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What Was Mine: A Book Club Recommendation! Paperback – January 5, 2016
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About the Author
Helen Klein Ross is a poet and novelist whose work has appeared in The New Yorker, The Los Angeles Times, The New York Times, and in The Iowa Review where it won the 2014 Iowa Review award in poetry. She graduated from Cornell University and received an MFA from The New School. Helen lives with her husband in New York City and Salisbury, CT.
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While the idea of feeling anything but horror for such a woman would normally be a predominant one, I found myself empathizing with Lucy, the “kidnapper,” whose almost obsessive desire for a baby leads to such a horrific act. The author skillfully takes us through her thought processes, breaking them down into manageable moments that slowly turn into something almost palatable…and then, just when we think we can live with what she did, the repercussions start happening. Life comes undone.
With part of the story in Lucy’s voice, we come to understand her. But what about all those whose lives were damaged? We view the perspectives of Marilyn, the mother of the kidnapped child; other people in Lucy’s life; Mia herself; and more characters as the pages lead us to what happens after.
From Manhattan to California, and finally to China, the story unfolds into some surprising developments. The emotions that Mia feels upon learning of Lucy’s actions soon change as she realizes, finally, that she was who she was because of Lucy. And despite the biological connection with Marilyn, parts of her would always belong to the woman who raised her.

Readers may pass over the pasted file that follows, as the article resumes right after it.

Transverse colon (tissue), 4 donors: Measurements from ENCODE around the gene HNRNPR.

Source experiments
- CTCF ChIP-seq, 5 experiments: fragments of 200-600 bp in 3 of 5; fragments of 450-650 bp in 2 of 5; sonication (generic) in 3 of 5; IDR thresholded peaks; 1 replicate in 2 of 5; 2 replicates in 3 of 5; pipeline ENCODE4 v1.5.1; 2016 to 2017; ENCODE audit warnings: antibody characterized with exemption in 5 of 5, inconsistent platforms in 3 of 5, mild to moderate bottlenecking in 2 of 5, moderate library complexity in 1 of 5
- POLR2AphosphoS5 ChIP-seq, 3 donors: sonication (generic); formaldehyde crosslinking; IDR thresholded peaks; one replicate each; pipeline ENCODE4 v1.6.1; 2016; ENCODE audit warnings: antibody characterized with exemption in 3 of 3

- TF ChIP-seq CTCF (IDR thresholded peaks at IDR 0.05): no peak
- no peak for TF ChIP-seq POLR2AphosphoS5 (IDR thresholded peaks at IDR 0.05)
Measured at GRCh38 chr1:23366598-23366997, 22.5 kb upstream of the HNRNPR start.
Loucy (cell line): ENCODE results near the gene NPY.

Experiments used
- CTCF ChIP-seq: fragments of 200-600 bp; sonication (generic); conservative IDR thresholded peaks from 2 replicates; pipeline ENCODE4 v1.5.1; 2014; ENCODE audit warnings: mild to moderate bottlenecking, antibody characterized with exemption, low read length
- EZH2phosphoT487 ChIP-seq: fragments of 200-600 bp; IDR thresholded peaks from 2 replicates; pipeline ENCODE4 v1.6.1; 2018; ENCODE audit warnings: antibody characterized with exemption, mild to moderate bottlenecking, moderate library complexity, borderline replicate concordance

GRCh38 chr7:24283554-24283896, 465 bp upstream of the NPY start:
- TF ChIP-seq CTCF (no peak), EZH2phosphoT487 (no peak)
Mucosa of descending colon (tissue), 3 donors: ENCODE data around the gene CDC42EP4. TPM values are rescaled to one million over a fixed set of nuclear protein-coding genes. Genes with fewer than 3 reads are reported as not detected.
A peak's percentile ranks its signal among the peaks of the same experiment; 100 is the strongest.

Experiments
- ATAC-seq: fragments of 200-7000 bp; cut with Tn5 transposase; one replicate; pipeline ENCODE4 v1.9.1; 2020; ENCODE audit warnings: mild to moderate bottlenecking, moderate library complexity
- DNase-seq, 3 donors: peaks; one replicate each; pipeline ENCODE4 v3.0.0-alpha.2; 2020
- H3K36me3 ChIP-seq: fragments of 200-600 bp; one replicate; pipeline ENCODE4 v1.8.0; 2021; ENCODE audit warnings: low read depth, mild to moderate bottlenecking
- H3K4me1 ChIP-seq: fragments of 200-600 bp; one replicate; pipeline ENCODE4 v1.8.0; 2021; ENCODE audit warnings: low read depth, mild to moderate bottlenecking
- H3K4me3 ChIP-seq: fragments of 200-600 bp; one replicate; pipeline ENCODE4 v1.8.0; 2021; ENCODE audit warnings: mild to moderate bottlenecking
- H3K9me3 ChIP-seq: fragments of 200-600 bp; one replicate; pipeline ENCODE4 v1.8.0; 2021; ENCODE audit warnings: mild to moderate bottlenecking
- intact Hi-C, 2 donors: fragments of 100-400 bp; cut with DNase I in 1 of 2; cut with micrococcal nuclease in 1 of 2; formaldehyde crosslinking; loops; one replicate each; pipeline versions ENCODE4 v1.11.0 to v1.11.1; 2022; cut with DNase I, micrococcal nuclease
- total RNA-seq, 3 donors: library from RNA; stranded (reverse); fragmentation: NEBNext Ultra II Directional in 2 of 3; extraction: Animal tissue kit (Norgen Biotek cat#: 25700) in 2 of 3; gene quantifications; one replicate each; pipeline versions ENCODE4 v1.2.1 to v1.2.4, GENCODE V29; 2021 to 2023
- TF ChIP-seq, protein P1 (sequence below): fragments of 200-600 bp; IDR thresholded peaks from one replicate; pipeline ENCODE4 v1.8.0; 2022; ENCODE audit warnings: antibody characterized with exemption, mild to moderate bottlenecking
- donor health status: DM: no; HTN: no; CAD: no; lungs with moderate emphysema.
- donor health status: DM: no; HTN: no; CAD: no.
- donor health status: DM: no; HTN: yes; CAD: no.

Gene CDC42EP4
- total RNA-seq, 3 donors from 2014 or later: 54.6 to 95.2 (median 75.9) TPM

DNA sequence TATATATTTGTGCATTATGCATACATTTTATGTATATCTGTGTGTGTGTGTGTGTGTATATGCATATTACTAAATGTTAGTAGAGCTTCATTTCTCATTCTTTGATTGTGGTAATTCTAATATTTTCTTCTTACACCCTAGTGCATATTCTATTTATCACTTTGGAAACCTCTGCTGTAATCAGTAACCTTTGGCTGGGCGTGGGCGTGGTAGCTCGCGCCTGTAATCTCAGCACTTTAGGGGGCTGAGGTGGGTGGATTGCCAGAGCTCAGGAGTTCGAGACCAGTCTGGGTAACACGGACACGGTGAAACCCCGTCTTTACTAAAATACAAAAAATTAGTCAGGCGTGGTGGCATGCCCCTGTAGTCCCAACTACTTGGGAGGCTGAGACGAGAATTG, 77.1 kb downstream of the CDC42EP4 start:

In some ways, the conclusion to What Was Mine: A Novel felt unfinished, as we are left not quite knowing what the outcome will be. But as we watch the pieces begin to coalesce, we are struck by how nothing is quite black and white, but in muted shades of gray. 4.5 stars.
After Mia's discovery of the truth and her introduction to her real mother and her stepfather and siblings, there are some flashbacks to her life with Lucy, the woman who snatched her. Mia realizes that she had a good childhood, not perfect but happy and normal. This book is a roller-coaster
ride. I felt such empathy for all the characters. I wanted to hug them all and give them a Hollywood ending. The ending was a little abrupt and disappointing until I realized that the author had given us enough information for us to speculate on her own as to the fate of the characters. I'm thinking baby steps. We can see the beginning of forgiveness and understanding before the last page. I would love a sequel. I read this book in three sessions. It was hard to put down. The short chapters made it relatively easy to read. The emotions were profound.
I liked this book pretty much until the ending. The circumstances which brought the whole episode to a close seemed a bit contrived and the ending was abrupt.
The characters were difficult to relate to. I really didn't ever like Lucy, her sister or any of the husbands (except Grant).
It's certainly not a bad book, just not my favorite read.